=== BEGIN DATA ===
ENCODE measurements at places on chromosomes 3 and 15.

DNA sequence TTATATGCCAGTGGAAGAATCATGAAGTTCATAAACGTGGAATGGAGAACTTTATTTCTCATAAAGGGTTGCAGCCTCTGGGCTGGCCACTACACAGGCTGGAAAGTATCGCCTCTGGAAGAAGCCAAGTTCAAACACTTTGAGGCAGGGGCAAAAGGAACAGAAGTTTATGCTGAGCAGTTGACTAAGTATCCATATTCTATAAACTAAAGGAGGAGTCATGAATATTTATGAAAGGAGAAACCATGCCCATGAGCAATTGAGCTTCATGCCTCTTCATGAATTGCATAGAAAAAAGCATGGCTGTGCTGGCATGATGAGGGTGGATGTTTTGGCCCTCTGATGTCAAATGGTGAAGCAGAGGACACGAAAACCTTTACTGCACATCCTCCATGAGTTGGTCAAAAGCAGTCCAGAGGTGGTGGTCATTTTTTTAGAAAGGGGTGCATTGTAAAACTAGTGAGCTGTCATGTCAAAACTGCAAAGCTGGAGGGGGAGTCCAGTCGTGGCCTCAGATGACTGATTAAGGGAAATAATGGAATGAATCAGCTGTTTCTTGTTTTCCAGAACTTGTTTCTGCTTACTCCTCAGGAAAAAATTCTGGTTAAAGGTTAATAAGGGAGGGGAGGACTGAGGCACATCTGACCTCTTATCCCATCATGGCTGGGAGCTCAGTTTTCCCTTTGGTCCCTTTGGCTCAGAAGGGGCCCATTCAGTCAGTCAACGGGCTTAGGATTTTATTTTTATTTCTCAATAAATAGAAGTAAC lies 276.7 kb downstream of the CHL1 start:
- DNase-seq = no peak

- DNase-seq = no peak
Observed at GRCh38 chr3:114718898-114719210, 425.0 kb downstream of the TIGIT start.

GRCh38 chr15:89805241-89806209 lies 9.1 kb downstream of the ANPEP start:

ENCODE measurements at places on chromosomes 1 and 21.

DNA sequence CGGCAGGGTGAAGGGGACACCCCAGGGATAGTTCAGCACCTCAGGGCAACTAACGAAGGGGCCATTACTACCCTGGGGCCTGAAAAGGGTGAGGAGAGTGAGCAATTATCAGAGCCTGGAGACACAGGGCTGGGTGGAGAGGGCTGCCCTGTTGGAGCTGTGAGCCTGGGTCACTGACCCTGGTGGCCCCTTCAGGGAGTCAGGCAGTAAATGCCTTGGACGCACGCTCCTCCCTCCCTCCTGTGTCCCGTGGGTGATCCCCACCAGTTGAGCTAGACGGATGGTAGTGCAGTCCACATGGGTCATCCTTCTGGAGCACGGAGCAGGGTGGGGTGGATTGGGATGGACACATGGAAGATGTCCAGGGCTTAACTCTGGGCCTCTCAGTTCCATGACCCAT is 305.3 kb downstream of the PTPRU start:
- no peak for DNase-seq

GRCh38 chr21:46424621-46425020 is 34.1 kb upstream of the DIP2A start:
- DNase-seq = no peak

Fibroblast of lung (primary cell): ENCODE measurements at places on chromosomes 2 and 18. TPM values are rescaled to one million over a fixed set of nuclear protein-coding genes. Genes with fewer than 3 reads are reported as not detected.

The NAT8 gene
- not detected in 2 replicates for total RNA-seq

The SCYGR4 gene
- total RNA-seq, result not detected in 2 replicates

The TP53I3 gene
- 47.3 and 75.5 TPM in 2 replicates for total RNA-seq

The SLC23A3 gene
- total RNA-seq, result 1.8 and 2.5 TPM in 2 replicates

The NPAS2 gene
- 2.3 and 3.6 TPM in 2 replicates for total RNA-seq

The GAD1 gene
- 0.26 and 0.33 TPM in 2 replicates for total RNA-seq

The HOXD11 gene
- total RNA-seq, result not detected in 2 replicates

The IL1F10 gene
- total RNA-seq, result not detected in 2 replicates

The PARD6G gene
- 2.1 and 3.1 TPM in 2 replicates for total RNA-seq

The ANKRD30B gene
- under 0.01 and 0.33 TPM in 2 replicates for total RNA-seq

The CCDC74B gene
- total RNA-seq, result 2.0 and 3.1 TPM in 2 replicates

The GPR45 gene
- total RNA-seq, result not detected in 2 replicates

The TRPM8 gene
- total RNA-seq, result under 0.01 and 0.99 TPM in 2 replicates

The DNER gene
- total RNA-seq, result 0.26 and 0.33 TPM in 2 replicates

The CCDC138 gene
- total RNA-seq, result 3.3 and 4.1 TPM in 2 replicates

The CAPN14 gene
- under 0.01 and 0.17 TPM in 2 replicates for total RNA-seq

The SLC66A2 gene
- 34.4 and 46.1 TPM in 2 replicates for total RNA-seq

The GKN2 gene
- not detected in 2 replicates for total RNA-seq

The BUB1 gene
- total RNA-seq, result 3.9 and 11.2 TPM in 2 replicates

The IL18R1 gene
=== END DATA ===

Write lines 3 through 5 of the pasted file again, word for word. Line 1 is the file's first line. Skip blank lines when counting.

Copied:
- DNase-seq = no peak

- DNase-seq = no peak
Observed at GRCh38 chr3:114718898-114719210, 425.0 kb downstream of the TIGIT start.